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Law Enforcement: This Week's Corrupt Cops Stories

Submitted by Phillip Smith on (Issue #604)
Drug War Issues

A sheriff shaking down motorists under the guise of asset forfeiture gets a slap on the wrist, and so does a narc who stole the cash from a drug raid. A drug investigation nets two New Jersey cops -- among others -- and another Florida deputy goes down for extorting a pot grower. And sometimes, a cop may not be as corrupt as she first seems. Let's get to it:

cash in the evidence room -- who's counting?
In Rochester, Minnesota, two of five charges against a Rochester police officer charged with drug corruption were dismissed on October 8. Officer Vanessa Mason was accused in April of tipping off drug dealers and taking money to deliver drugs, and was put on administrative leave then. The two charges were dismissed after a jailed Rochester man said he lied when he told investigators he helped Mason transport drugs last year -- he said he felt pressured by investigators. She still faces one felony count of warning a subject of a surveillance operation and two misdemeanor counts of misconduct by a police officer.

In Jersey City, New Jersey, a Hoboken police officer and a Jersey City police officer were among 17 arrested over the past month in a year-and-a-half long joint operation by the DEA and Jersey City police against a local cocaine trafficking organization. Jersey City Police Officer Mark Medal, 52, who was already suspended for problems with a drug test, was charged with conspiracy to possess cocaine, as was a ranking Hoboken Fire Department official, Battalion Chief Henry Setkiewicz, 59. Both were described as regular customers of the network, although it is not clear if it was for personal use or to resell. Hoboken Police Officer Ralph Gallo, 25, was charged with computer theft -- criminal computer activity -- and official misconduct for allegedly checking a license plate against a law enforcement database for one of the network members. A Hoboken Parking Utility employee, Monica Thorpe, 42, faces similar charges for doing the same thing.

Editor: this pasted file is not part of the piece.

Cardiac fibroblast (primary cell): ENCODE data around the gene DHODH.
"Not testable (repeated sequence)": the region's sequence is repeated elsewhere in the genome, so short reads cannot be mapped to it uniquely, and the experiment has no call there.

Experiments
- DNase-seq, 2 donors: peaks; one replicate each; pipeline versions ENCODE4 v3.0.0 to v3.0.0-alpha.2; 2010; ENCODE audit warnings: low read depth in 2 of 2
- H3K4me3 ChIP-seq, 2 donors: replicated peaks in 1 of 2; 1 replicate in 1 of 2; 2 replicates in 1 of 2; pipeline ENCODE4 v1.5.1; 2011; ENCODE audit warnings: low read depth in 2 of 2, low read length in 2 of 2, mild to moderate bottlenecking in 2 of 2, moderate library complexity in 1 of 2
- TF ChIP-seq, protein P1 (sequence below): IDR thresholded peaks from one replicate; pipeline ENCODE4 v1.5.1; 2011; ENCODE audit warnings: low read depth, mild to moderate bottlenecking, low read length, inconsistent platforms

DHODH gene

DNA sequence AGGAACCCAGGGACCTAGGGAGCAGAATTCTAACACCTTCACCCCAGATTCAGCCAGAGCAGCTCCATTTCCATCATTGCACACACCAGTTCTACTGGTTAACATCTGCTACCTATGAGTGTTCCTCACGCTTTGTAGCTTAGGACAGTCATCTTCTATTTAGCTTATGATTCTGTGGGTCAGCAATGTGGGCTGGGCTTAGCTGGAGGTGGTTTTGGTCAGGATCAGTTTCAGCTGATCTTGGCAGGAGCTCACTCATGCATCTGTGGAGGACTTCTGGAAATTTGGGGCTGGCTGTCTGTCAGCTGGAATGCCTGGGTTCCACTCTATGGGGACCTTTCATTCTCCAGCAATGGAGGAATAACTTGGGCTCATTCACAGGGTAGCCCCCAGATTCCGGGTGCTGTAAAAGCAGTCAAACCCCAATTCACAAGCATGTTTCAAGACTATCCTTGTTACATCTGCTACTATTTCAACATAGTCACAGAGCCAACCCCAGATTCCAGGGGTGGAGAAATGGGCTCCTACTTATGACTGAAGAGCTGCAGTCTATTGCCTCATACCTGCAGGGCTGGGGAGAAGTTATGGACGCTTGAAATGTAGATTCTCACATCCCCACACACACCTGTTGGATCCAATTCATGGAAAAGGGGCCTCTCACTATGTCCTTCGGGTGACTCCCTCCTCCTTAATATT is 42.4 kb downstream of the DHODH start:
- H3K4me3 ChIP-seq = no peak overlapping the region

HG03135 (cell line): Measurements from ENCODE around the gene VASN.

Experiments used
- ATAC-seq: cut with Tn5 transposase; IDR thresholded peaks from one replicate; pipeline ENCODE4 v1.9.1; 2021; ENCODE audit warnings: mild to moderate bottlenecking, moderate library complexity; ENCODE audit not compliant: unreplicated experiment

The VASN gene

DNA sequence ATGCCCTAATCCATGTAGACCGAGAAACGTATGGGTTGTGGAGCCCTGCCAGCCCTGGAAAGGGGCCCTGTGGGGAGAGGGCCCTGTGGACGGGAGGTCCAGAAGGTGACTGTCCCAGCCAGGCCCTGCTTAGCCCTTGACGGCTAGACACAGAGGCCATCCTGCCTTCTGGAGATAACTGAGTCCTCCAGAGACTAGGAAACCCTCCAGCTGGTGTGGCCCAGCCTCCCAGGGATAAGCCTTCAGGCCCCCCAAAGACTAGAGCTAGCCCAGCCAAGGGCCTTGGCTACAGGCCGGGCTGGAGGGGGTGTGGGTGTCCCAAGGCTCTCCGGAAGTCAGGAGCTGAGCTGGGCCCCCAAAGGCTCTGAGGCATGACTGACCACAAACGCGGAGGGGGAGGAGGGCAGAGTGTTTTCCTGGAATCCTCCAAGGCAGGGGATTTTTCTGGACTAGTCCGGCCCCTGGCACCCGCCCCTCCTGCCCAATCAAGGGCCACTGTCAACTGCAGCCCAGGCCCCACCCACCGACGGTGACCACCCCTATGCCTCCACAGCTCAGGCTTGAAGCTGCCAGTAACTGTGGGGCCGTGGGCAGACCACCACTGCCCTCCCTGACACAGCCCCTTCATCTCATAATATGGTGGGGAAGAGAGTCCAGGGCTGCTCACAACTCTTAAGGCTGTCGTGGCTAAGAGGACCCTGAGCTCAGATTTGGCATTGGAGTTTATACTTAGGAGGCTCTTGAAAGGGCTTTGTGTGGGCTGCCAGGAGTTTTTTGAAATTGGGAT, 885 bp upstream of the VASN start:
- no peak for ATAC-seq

In Miami, another Broward County sheriff's deputy was arrested last Friday in a drug extortion scheme against a marijuana grower that saw Deputy Manuel Silva arrested Oct 2. This week, it was Deputy Fausto "TJ" Tejero's turn. He is accused of acting as Silva's accomplice in offering to ignore the grow in return for cash payments. Tejero was at the scene with Silva when Silva searched the grower's home, found the pot, and offered silence for cash. He is charged with extortion, attempted bribery, burglary and unlawful compensation and is being held without bail.

In St. Louis, a former St. Louis police detective was sentenced last Friday to one year and one day in prison for stealing money seized during a June 2008 drug raid along with two other officers. Vincent Carr, 47, also has to pay back $28,000. He pleaded guilty in February to conspiracy, wire fraud, making false statements, and obstruction of justice. The two other police detectives involved in the theft have also pleaded guilty. Leo Listen was sentenced in September; Bobby Lee Garrett will be sentenced next month.

In Muskogee, Oklahoma, the former McIntosh County sheriff and undersheriff were sentenced September 23 to 27 months in federal prison for stealing money from motorists under the guise of asset forfeiture and keeping it for themselves. Former Sheriff Terry Jones, 36, and Undersheriff Mykol Brookshire, 38, pleaded guilty to "conspiracy under color of law to interfere with interstate commerce" for repeatedly seizing money from drivers under threat of arrest and then keeping either all or part of it for themselves. They went down in May of this year when the driver they pulled over and shook down turned out to be a federal agent in a sting directed at them. They found six bundles of cash, but when they called in the "bust," they only reported five.

Permission to Reprint: This content is licensed under a modified Creative Commons Attribution license. Content of a purely educational nature in Drug War Chronicle appear courtesy of DRCNet Foundation, unless otherwise noted.


Rwolf (not verified)

If it wasn't for the Feds, it is doubtful many local cops would be caught and arrested for police corruption. I have noted from reading these police corruption accounts each week, that seldom do local police arrest their own for corruption. Considering the endless reports of local police corruption, the Feds might have made a mistake giving local police increased access to certain kinds of federal information in federal computers and Fusion Center Data Bases. Local police departments have their drunks that like to hit the bars and talk too much. Before 9-11 there was much less information sharing by the FBI with local police: if that sharing wasn't secure before 9-11, why would it be secure now?

Fri, 10/16/2009 - 4:49pm Permalink

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